The author of the Harry Bosch series and, famously, one of Bill Clinton’s favorite mystery writers shares some of his favorites, from Vonnegut to a memoir that has yet to be released. Connelly’s most recent book, The Scarecrow, was released last week.
The Way Homeby George Pelecanos
“You can tell every page comes from the heart.”
Pelecanos is the master of the crime novel as social document. This time the crime story is just window-dressing for a meditation on a father-son relationship. It may be the book he leaves the most impressive mark with, because you can tell every page comes from the heart.
The Black Marbleby Joseph Wambaugh
“These stories are not about how cops work on cases but how cases work on cops.”
Still a strong and vital writer after four decades of producing top-shelf cop novels, Wambaugh practically wrote the treatise that informs every cop novel since, including my own. I am revisiting this book from 1978 because it quietly set forth that the best of these stories are not about how cops work on cases but how cases work on cops.
Cruel Poetry by Vicki Hendricks
“The motors in Hendricks’ novels run on high-octane lust. She knows no boundaries.”
The motors in Hendricks’ novels run on high-octane lust. She knows no boundaries. This one blends the gutter and academia into a sun-bleached masterpiece of sex and violence in hard- broiled Miami Beach.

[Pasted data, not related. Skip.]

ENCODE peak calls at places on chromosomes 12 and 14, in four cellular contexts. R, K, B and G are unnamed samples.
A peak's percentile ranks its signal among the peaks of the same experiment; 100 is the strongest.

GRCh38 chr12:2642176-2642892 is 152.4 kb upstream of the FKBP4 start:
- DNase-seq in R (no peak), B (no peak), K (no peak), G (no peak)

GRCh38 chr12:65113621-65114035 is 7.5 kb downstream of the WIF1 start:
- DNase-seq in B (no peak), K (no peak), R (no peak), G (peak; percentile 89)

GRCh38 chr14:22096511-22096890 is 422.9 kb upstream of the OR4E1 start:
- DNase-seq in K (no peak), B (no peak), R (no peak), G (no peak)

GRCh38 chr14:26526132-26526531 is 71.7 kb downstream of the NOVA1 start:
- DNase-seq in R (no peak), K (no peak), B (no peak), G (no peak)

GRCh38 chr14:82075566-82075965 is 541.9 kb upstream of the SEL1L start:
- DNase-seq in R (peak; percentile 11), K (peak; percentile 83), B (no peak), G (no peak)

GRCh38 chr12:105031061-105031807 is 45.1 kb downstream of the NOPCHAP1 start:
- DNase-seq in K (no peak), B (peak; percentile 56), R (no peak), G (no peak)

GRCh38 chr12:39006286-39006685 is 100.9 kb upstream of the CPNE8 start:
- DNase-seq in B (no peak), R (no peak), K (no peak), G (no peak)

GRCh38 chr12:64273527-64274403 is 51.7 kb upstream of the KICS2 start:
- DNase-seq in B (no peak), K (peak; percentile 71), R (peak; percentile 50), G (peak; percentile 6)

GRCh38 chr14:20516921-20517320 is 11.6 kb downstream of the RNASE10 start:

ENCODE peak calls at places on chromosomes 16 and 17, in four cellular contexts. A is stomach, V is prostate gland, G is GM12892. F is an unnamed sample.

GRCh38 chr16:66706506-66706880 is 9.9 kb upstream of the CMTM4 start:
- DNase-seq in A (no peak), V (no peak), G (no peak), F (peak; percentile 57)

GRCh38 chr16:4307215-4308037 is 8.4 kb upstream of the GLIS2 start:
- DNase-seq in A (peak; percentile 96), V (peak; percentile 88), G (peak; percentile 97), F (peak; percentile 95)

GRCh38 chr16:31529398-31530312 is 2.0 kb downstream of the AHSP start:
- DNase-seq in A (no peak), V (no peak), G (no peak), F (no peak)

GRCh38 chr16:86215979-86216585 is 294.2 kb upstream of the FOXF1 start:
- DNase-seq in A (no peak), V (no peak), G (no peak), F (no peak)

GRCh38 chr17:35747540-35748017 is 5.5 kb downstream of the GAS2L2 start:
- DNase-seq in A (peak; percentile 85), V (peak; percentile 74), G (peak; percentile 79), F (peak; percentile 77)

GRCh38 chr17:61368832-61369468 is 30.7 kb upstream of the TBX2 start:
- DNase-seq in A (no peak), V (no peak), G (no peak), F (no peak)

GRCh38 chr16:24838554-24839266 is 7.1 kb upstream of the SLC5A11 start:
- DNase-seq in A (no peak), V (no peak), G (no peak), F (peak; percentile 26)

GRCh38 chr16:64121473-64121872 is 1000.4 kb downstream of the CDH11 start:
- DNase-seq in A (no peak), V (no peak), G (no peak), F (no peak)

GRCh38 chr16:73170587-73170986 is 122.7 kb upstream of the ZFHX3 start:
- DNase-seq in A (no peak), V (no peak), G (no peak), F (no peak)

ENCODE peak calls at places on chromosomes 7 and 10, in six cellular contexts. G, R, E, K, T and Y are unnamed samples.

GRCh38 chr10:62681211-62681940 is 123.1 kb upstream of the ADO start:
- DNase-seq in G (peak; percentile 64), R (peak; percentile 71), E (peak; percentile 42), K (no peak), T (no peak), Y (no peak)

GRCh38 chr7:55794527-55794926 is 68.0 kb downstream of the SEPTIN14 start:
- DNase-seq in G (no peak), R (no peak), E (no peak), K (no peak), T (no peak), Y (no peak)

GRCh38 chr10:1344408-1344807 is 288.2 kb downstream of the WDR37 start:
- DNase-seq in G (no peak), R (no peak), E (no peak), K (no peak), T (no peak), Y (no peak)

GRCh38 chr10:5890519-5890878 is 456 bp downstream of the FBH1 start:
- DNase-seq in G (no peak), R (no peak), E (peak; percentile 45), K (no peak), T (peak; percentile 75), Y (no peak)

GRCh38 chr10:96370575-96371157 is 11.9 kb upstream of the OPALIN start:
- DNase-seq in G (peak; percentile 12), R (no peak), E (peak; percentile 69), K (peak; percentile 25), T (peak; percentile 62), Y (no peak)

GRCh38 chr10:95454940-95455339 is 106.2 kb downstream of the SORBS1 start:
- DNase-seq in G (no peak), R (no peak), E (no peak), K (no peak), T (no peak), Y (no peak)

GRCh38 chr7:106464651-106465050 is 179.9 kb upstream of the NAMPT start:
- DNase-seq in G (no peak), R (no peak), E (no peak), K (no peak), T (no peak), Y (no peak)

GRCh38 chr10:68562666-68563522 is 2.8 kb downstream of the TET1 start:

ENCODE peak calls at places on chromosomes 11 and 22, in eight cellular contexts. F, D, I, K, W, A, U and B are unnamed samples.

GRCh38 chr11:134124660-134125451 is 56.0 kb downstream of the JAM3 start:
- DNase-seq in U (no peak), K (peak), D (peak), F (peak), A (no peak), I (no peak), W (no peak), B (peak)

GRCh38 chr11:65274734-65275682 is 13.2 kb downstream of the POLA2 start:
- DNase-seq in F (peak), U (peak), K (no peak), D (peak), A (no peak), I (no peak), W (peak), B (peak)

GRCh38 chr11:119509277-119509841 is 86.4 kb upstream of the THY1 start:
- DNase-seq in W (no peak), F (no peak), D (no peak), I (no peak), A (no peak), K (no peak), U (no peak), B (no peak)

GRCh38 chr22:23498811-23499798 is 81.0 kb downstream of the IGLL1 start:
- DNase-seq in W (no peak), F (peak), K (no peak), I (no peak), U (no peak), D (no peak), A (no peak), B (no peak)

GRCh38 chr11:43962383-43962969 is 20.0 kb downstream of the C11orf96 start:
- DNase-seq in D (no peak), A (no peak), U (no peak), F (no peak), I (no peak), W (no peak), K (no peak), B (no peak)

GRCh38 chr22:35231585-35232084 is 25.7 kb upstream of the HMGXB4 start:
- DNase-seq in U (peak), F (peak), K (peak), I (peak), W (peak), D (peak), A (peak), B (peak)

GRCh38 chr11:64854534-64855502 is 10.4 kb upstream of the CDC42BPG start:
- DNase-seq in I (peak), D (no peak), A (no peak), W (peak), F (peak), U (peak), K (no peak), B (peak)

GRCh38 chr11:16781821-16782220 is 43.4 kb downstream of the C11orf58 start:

The Opposite Field by Jesse Katz
“It’s got that indescribable thing that is in all great storytelling.”
You can’t read this memoir yet. It won’t be published until later this year, but I got an early peek at it. Calling it a memoir is probably a disservice. It’s much, much more. It’s about baseball and it’s about love and it’s about the clashing and merging of cultures. It’s got that indescribable thing that is in all great storytelling. That glue, the juice, the stuff that captures the human experience in such a way that speaks to all of us.
Cat’s Cradle by Kurt Vonnegut
“The late, great writer did the near impossible with this book.”
Vonnegut’s classic gem. The late, great writer did the near impossible with this book, creating a story both at once hilarious and frightening. The novel is a timeless story carrying timeless warnings about organized religion, politics, and science.